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Orange County awarded grant to advance technical education in middle schools

Orange County school bus sits outside of a school on Sept. 12, 2022.

Orange County Schools received $32,265 for modernization in career and technical (CTE) education programs in its middle schools. 

The N.C. Department of Public Instruction, along with the N.C. General Assembly and State Superintendent Catherine Truitt, granted $3 million in total to schools across the state for CTE programs, according to a press release. 

The programs target platforms that include media-based instructional content, content delivery or different instructional types, said Trey Michael, the senior director of the office of career and technical education at NCDPI.

These include hybrid-based guided learning projects and activities that allow students to do hands-on activities while focusing on career connections.

Shannon Braxton, the director of the arts and career & technical education at OCS, said the $32,265 was an exact quote from Paxton Patterson Labs to purchase new equipment and learning tools for the programs.

“We're going to use the money to purchase a lab system, a module system for A.L. Stanback Middle School,” Braxton said. “Through Paxton Patterson we were able to buy modules that will help the students to explore different areas of health science and health careers, which would then set them up for high demand, high pay careers in the future.”

In addition to the modules OCS purchased with the grant, Braxton said the money will also be used to train teachers about how to guide students in using the equipment. Instructors will be trained to teach dentistry, emergency medicine, medical imaging, mental health care, ophthalmology, sports medicine and therapeutic services modules.  

Braxton said the grant is supported for 60 months with no additional costs. The county is very excited to start the purchasing process for A.L. Stanback, she said. 

Marty Tobey, the assistant director for CTE regional services and reporting at the NCDPI, said this is the first year the N.C. General Assembly and the state superintendent have allotted a large sum of money for CTE programs.

“$2 million of it went to what is called the CTE modernization grant and $1 million was earmarked for what they called an ancillary grant,” Tobey said.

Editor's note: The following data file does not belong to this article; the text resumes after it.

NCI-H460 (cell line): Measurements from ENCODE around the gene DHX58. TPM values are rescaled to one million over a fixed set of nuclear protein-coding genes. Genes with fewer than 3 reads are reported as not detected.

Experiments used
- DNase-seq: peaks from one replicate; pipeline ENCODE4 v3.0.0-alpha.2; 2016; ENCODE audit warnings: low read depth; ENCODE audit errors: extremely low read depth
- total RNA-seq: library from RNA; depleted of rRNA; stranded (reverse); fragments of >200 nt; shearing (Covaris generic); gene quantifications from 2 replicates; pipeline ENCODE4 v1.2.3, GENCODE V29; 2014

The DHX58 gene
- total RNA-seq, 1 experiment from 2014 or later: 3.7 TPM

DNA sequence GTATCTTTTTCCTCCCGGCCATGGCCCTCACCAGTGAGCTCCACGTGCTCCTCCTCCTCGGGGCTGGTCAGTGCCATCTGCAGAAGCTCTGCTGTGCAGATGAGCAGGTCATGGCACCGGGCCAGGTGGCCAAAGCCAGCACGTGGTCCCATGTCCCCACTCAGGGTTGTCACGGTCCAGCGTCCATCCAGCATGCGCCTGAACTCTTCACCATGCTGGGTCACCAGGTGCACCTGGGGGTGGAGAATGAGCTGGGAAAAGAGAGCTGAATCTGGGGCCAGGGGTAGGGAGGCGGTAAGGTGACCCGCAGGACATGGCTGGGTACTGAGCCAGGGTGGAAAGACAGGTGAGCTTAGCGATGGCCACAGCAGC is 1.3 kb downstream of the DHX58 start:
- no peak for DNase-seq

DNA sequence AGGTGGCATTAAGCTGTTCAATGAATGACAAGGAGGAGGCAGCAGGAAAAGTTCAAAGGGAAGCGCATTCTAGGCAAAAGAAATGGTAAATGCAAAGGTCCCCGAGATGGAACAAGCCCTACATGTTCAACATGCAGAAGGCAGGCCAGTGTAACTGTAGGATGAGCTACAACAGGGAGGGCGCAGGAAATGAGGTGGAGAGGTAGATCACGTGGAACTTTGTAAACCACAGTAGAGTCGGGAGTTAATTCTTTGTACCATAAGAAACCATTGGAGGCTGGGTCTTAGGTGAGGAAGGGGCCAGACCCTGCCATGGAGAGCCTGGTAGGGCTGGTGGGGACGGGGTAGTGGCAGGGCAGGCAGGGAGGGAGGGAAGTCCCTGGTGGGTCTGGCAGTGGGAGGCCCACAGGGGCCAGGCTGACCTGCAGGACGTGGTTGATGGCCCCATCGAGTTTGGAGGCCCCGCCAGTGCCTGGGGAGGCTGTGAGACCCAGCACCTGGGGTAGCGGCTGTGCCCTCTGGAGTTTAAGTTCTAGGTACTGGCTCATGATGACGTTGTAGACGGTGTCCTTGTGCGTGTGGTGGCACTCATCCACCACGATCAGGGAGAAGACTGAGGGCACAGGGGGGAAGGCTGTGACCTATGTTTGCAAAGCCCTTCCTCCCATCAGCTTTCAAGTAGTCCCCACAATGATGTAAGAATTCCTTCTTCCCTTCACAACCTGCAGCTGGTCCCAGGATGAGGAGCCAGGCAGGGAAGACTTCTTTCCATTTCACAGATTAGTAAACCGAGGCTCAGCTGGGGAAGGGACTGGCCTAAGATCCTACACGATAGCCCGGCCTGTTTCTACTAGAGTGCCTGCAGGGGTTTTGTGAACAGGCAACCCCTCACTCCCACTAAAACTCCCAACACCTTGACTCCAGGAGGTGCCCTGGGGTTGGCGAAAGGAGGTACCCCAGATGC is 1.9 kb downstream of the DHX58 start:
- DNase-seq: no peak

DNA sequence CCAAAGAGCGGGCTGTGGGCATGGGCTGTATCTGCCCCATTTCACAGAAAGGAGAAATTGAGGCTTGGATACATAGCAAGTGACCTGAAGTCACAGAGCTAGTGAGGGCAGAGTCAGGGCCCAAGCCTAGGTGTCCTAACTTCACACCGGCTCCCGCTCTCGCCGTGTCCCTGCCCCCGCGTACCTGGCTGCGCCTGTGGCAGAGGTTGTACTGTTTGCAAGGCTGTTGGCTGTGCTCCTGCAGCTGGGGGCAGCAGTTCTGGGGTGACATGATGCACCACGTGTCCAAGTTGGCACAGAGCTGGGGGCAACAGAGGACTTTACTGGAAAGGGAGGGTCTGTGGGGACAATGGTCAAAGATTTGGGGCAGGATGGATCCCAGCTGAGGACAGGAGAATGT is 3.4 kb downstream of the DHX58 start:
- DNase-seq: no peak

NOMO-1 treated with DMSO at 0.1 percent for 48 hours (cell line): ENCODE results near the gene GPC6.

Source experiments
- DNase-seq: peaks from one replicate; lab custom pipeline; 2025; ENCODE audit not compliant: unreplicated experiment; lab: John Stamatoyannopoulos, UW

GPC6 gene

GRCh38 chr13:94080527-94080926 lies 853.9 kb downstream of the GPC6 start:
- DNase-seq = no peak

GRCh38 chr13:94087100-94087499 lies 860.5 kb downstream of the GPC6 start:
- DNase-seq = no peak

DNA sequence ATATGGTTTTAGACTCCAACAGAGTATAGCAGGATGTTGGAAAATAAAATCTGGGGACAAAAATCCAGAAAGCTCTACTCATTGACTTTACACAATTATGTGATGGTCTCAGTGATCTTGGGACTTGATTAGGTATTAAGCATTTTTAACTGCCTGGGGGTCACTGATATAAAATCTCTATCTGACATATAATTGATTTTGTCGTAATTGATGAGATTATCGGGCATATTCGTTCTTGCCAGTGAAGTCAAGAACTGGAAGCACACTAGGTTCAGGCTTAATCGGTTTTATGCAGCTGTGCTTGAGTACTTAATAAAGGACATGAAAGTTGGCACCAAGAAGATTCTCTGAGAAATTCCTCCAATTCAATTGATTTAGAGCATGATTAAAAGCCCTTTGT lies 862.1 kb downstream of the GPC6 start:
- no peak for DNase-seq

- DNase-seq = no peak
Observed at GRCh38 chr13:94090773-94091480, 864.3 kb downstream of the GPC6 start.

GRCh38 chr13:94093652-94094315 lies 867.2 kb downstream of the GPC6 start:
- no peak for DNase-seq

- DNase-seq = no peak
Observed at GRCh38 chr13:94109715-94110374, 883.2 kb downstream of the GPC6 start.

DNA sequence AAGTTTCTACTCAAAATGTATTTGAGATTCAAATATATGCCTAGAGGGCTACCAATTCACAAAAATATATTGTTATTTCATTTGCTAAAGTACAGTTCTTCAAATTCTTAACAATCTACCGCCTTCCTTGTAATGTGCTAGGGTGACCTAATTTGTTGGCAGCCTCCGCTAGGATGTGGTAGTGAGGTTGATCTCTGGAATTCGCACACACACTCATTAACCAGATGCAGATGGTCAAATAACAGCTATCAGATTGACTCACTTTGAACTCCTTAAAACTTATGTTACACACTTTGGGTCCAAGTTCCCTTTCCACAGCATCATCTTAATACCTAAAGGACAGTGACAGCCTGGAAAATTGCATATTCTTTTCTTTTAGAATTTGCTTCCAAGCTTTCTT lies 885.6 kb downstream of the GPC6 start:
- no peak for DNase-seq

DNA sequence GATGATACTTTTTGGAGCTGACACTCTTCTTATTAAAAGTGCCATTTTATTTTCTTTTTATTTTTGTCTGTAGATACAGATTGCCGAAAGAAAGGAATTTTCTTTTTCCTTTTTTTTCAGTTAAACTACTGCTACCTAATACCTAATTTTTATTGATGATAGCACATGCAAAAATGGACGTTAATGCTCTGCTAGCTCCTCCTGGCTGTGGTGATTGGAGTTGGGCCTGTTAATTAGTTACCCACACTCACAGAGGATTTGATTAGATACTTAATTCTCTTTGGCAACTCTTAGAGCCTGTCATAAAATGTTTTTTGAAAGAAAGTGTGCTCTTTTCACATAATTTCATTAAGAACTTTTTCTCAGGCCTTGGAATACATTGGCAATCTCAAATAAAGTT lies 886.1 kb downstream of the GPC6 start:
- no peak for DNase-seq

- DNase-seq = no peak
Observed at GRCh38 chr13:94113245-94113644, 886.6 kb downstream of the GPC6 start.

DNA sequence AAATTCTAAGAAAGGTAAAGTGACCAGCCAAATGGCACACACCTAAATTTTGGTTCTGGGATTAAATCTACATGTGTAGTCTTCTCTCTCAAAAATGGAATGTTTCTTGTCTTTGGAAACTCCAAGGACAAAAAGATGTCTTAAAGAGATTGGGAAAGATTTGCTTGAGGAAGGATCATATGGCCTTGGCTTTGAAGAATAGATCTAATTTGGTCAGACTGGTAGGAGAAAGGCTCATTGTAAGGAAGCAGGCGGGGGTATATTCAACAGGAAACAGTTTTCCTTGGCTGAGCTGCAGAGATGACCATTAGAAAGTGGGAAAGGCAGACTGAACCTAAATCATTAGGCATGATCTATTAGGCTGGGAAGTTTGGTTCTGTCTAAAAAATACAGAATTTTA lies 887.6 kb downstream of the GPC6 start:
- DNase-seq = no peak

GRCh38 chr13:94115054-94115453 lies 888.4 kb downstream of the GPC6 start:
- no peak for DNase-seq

Although they are slightly different, he added that both types of grants give school districts the opportunity to use funds they've been approved for through the application process.

Tobey said the CTE modernization grant was very specific, with the money intended to target sixth-grade through eighth-grade education programs.

Districts have the opportunity to spend funds to support their middle school programs, which ultimately helps students transition to high school, Tobey said. 

He explained that the NCDPI stays in communication and works closely with the N.C. General Assembly and the state superintendent because of the work they do for CTE programs in the state. 

“Our general assembly and our state superintendent are very supportive of the career and technical education program” he said. “They see the value in it, and they see the importance and the impact that it has on students in high school and once they graduate as well.”

Micheal said CTE programs are becoming increasingly important for middle school-age children.

“There's a renewed and important interest in middle school CTE programs because that's where children are starting to make a lot of their career decisions,” Michael said. “What we're finding is when they get to high school, they're focused on core academics. They're really starting to be guided down the path of what they're going to do post-graduation.”


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